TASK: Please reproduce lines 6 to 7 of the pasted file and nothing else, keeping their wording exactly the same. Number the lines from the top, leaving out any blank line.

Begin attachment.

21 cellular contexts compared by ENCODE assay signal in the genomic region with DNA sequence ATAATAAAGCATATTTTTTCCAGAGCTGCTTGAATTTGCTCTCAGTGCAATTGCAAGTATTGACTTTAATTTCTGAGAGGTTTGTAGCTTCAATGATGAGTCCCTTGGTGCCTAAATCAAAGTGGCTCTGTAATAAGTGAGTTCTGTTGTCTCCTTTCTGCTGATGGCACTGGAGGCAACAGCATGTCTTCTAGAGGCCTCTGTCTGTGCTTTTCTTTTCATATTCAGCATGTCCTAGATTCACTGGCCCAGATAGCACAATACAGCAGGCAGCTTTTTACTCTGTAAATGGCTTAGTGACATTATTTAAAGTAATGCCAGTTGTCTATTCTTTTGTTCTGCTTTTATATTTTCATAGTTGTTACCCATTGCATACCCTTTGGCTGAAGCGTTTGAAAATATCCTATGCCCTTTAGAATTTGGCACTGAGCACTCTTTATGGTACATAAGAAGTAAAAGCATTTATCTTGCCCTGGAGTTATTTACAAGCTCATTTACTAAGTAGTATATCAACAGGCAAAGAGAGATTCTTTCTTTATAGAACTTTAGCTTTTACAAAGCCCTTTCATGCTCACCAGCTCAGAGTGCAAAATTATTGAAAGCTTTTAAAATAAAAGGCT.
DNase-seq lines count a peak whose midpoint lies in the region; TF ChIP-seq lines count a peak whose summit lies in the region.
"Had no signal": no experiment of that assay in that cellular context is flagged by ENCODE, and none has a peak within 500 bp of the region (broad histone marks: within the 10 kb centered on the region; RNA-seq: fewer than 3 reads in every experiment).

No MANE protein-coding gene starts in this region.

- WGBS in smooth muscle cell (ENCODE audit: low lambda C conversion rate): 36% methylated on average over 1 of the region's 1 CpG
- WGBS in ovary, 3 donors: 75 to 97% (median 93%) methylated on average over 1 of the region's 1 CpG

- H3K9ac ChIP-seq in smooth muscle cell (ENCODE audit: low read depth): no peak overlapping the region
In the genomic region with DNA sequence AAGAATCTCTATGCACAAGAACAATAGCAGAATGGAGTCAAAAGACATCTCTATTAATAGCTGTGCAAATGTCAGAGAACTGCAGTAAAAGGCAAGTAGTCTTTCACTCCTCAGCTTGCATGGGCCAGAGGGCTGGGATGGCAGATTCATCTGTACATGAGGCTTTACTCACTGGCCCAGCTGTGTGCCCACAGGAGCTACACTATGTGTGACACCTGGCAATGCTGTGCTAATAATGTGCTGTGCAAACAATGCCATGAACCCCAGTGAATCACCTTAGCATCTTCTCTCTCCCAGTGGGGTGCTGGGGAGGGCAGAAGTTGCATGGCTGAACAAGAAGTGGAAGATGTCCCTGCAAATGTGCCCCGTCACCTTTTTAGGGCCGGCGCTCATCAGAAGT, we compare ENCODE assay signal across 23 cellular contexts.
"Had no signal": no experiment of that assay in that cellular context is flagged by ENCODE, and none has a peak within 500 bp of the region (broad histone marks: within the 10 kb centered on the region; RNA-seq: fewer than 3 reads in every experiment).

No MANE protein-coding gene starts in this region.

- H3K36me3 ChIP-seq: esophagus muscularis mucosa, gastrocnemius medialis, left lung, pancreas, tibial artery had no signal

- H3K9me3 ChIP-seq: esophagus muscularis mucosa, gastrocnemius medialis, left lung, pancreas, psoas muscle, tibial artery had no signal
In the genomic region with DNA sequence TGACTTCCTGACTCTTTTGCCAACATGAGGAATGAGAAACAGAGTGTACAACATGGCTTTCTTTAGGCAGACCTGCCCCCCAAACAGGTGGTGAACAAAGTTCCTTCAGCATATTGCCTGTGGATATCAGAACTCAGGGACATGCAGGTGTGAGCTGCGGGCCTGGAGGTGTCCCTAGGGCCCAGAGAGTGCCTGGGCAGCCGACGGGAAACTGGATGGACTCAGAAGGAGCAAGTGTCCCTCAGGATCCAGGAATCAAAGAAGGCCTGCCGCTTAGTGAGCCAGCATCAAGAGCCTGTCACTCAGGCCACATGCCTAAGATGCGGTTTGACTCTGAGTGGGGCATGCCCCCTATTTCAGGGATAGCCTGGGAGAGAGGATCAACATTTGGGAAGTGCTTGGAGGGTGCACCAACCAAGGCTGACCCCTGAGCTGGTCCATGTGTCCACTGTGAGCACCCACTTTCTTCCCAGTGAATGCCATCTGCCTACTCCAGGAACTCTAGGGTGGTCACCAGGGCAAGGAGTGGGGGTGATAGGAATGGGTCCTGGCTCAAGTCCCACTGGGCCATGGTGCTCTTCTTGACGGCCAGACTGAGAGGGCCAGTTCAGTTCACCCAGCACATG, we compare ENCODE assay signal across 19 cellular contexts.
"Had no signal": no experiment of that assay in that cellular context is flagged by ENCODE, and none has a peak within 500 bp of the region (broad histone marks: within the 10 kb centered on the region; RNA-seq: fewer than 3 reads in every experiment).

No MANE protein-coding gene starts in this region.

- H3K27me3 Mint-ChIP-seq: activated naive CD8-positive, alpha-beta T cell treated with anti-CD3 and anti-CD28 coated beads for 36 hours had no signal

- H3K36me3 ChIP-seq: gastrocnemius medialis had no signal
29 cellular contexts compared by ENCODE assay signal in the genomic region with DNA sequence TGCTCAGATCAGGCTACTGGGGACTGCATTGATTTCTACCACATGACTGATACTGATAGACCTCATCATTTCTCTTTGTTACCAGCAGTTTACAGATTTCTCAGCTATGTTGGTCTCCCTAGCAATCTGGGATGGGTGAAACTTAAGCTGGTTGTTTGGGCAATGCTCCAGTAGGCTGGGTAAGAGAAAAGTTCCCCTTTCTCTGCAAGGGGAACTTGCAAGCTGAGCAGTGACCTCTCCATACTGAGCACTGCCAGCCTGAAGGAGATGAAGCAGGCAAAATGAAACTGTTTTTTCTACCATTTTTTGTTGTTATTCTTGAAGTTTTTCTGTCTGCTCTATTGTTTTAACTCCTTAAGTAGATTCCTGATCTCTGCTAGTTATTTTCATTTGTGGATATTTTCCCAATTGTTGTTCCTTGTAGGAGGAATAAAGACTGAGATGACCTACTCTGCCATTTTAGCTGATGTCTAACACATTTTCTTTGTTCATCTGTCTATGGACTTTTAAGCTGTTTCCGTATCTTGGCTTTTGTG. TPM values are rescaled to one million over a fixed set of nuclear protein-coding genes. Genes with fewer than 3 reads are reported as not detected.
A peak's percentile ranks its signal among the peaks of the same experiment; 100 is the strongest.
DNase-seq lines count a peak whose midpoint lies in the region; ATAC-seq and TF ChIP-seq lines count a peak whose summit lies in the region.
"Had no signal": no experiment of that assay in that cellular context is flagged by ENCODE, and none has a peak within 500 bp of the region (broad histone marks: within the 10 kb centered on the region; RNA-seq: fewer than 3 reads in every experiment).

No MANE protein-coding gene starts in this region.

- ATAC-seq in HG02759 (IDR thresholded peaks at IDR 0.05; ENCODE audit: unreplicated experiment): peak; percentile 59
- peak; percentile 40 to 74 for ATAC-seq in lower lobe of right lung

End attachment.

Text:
- WGBS in ovary, 3 donors: 75 to 97% (median 93%) methylated on average over 1 of the region's 1 CpG

- H3K9ac ChIP-seq in smooth muscle cell (ENCODE audit: low read depth): no peak overlapping the region